He later visited Bulawayo in search of his father. The two were reunited at President Mugabe’s uncle’s house after which they rode on bicycles to Tsholotsho to meet his father’s second wife and his two step-brothers, Albert and David.

But it was the death of his father in 1945 that finally nailed in the characteristics of true leadership after years of frustration, anger and separation.

Following the death of his father, Robert looked after a huge extended family, which also included his father’s in-laws.

“So tiripo, 1944 iye yandanga ndirikuDadaya, baba vadzoka kuno kumusha after 10 years now, vaenda 1934, vakati ndavakuda kudzokera kuno kumusha tipei hoko; pekugara.

“Zvino maline akanga auyaka aya ndokubva vapihwa hoko ipo apa pane imba yamainini ipapo. Ndopavakanzi nababamunini wavo, VaMatibiri, apa chiisa imba yako ipapo.

“1945, yandaiuya kumaholidays aingova once a year in June; three months holiday — June, July, August — two terms chete. Ndouya nomuBulawayo kumauncles; ndoenda kuna uncle vainzi Peter, munin’ina wababa, zvikanzi, ‘Uchimuno iwe Robert? Hauna kunzwa kuti baba vakashaya? June. Why?’

“Ndobva ndakwira chitima kudzokera kumusha kuuya kuno. Ndozoenda kwaMatibiri, zvechokwadi baba vakanga vadzoka.

“Vakanga vatenga mombe dzavo. Rakakwidzwa chitima danga rose remombe nembudzi nehwai; zvese ndokuchiuya nemhuri.

“Vana vatatu, vatezvara vavo, ‘handingavasiya vatezvera vangu’. Vakauyiwa navo. Vambuya vavo, ‘handingavasiya ambuya vangu’. Vakauyiwa navo. Kwete chete izvozvo. ‘Varamu vangu handingavasiye’.

“Zvino nhayi baba, murikuuya asi marwara? Ini ndouya ndoona baba vatovigwa. Zvino mondisiira mhuri yose iyi? I’m only 21 years old, what shall I do? Oh God, my God!”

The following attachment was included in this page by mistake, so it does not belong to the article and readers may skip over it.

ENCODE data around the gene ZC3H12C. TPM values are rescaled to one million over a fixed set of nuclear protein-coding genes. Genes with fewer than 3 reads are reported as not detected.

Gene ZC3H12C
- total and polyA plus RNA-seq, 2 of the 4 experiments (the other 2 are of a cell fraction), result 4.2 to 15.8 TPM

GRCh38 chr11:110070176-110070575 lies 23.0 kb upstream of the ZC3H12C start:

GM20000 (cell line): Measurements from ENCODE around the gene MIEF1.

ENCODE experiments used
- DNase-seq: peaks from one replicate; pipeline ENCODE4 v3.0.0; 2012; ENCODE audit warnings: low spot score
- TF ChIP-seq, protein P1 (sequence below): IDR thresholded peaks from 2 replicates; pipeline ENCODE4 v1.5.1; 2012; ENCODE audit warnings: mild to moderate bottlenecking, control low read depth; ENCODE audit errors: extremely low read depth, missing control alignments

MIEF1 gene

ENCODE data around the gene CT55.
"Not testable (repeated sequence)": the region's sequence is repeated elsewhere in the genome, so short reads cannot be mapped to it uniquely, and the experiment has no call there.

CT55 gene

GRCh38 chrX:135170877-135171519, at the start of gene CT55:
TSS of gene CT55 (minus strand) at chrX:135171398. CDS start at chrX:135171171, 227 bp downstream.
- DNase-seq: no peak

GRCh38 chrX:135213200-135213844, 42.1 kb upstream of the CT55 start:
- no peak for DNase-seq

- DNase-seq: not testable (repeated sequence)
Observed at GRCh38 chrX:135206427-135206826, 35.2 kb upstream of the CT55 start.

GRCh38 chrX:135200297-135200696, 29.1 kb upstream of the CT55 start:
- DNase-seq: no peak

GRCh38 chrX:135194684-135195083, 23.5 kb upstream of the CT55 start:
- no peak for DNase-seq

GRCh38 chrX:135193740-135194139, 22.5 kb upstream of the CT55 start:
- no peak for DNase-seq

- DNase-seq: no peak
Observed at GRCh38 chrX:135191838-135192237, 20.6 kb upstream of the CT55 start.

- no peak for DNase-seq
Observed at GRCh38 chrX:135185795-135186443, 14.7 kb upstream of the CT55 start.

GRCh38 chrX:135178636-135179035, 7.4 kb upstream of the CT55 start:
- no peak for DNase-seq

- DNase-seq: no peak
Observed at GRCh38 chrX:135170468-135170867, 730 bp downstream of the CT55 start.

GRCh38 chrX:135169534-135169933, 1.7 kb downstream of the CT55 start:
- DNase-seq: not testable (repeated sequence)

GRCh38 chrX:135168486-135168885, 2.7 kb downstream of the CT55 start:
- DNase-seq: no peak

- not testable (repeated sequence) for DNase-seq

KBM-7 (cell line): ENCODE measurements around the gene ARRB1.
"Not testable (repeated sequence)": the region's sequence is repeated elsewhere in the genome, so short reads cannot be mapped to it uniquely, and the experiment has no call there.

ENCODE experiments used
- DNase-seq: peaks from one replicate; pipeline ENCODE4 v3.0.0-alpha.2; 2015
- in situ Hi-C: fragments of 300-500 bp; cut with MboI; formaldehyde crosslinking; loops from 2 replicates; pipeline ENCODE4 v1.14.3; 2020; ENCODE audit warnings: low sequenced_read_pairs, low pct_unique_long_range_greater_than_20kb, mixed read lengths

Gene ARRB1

After initially baulking, he asked for advice from his mother.

The two planned how they would take on the challenge.

From that point on, he became a man.

But having to take up such a mammoth responsibility at such a young age and on a teacher’s salary was not easy. He assumed the responsibility of paying for his siblings’ education and the late Bridget was sent to a teachers’ training school.

Despite the mammoth tasks he faced as the leader of the family, he realised the need to advance academically.

He then enrolled at Fort Hare University where he was to attain his first Bachelor of Arts degree through the University of South Africa (Unisa).

He later spent two years pursuing a Bachelor of Arts degree at Fort Hare University majoring in English.

But in all this, he strived to pass on life-changing opportunities to his siblings through education.

He mentioned how his sisters, Sabina and Bridget, were gifted differently. Sabina was practical while Bridget was more academically inclined.

“Right, it was now my responsibility kuti ndione kuti vese ava vabudirirawo. I didn’t want in the future kuti kana vakura vozoti tichengetei, tipei, tirikutambudzika.

“The weapon must be giving them skills, education and training. That was a policy.

“Get them educated and this is what we try to do in the family and it became, you know, the tradition of the family kuti tiite uplift even our children.

“Now, even the grandchildren go in the same direction. Twaitadza twaitadzawo zvatwo, but taiti dzokororai; do studies and so on.”

Despite such humble and tough beginnings, Robert soldiered on.

His traits as family head are distinctly reflected at a grand stage — national leadership.